I was partly inspired to begin writing about our local men in the Civil War because Joe Sticklemyer published the letters that George Bryan wrote home to his friend Jennie Ackart describing his experiences as a soldier in the Rensselaer County Regiment, the 125th. George made me think about the impact of the experiences of being a soldier on the Schaghticoke boys who enlisted. Most of them had never been away from home, much less faced death across a battlefield. As I wrote of the battles of the 125th from September 1862 to June 1864, using George’s letters as a vivid source, I was well aware that the end was coming. I feel I got to know him so well that I genuinely mourn him. He enlisted as an aimless young man who found he had a true talent as a leader of men, and knew he couldn’t go back home and resume small town life. Of course we don’t know what could have been, as he was killed on June 16, 1864 at the start of the siege of Petersburg.
George A. Bryan enlisted in August 1862 as a private in Company K at age 23, listing his occupation as farmer. He had black eyes and hair and was 5’8” tall. He was the child of Benjamin and Ellen Bryan. George was born in 1840 in Stillwater and had two older brothers and a younger sister. Father Benjamin was a farmer, who owned his father’s farm in shares with two sisters. Through the years, Benjamin farmed on his own and with other members of his family, but his sisters seem to have been more successful than he. For example, in the 1870 census, his sister Lydia had real estate of $21,000. Benjamin and family lived in the house with her, but he listed no real estate and a personal estate of less than $2000. Their farm was on Verbeck Avenue.
Interestingly, though many children worked on their fathers’ farms, in the 1855 census, George was a teenage clerk living in the family of the Percys, who were merchants, and in the 1860 census he was a farm laborer on the farm of David Ackart. His older brothers John and Leonard had moved to Iowa and Kansas respectively. Perhaps the whole complicated family situation with their aunts in charge made the boys realize that they should strike out on their own, not counting on inheriting any land in Schaghticoke. Or perhaps the family needed the income that George got from working out, rather than on the family farm.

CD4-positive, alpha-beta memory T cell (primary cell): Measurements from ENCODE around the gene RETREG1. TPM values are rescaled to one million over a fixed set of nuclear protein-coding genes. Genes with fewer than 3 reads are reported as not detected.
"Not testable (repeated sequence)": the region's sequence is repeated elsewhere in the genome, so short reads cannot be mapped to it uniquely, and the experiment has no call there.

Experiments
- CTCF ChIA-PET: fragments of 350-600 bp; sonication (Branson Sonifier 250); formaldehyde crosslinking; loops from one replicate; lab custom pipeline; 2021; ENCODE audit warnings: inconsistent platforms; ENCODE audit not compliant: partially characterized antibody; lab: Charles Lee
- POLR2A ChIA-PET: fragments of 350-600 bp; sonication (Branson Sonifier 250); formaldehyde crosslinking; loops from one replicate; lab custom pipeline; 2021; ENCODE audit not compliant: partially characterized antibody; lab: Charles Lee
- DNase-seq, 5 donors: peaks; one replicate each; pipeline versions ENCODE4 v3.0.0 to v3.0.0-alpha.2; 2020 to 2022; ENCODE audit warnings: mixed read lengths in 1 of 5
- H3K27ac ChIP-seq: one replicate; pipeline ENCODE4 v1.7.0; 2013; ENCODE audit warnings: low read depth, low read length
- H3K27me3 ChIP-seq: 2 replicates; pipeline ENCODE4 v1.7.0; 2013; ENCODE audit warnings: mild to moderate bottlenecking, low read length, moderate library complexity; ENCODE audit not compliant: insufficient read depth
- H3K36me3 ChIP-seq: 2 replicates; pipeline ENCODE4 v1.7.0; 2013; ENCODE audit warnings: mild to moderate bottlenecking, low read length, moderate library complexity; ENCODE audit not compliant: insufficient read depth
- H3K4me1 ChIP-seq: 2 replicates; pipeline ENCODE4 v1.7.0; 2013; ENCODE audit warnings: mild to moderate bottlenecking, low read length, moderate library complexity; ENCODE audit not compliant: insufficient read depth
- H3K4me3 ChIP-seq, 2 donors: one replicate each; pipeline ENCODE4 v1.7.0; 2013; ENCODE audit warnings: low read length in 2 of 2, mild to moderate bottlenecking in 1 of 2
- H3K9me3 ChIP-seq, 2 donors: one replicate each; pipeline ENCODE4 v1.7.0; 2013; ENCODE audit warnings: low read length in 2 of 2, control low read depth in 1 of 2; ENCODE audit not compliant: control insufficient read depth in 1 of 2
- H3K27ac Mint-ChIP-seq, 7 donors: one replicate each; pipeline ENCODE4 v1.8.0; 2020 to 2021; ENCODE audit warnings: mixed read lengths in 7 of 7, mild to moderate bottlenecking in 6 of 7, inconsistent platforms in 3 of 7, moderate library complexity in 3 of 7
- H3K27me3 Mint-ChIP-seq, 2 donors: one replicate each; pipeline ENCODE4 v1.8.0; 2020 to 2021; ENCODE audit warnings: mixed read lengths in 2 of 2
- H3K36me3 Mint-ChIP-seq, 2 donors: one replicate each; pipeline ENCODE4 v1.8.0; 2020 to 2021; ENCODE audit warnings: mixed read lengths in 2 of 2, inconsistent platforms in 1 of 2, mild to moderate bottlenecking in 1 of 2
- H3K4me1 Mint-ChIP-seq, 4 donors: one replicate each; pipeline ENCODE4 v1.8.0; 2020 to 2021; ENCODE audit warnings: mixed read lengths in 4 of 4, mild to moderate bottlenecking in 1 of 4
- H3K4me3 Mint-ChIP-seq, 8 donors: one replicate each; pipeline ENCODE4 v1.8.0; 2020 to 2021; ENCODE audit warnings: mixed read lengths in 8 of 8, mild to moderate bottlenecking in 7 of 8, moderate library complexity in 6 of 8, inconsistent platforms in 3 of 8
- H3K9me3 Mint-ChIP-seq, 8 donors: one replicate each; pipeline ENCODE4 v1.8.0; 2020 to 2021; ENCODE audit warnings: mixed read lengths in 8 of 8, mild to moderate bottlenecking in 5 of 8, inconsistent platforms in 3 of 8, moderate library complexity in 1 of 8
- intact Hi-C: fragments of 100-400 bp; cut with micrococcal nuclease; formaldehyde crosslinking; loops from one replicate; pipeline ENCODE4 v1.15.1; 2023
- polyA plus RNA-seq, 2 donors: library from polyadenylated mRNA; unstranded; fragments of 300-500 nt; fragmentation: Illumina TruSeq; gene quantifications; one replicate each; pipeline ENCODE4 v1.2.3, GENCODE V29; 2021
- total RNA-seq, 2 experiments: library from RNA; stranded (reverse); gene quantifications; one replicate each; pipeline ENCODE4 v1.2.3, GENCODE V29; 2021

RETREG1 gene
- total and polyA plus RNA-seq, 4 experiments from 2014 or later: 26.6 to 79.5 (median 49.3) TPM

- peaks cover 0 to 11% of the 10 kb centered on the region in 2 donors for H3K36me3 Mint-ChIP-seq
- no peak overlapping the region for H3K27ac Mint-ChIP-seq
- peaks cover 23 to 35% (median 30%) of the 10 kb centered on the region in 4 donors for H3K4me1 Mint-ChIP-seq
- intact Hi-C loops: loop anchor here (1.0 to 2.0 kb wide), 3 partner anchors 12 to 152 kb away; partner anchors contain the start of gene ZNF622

Lt. George Bryan
His superiors must have recognized George as a good soldier from the start. He was promoted to Sergeant by October of 1862, while the 125th was in internment camp in Chicago. Over that winter back in camp in Virginia, he wrote that he was studying to be an officer. He was promoted to 2nd Lieutenant on December 11, 1862, having to move to Company D, and to 1st Lieutenant in Company F on November 18, 1863. Though George suffered a couple of sicknesses during his service, went through horrible battles, and certainly lived in primitive conditions, he wrote to Jennie late in 1863, “I would not leave the army. I like it too well. I have done working on a farm. I will not deny that I love the society of my friends and the comforts of home, but I have got used to it now.”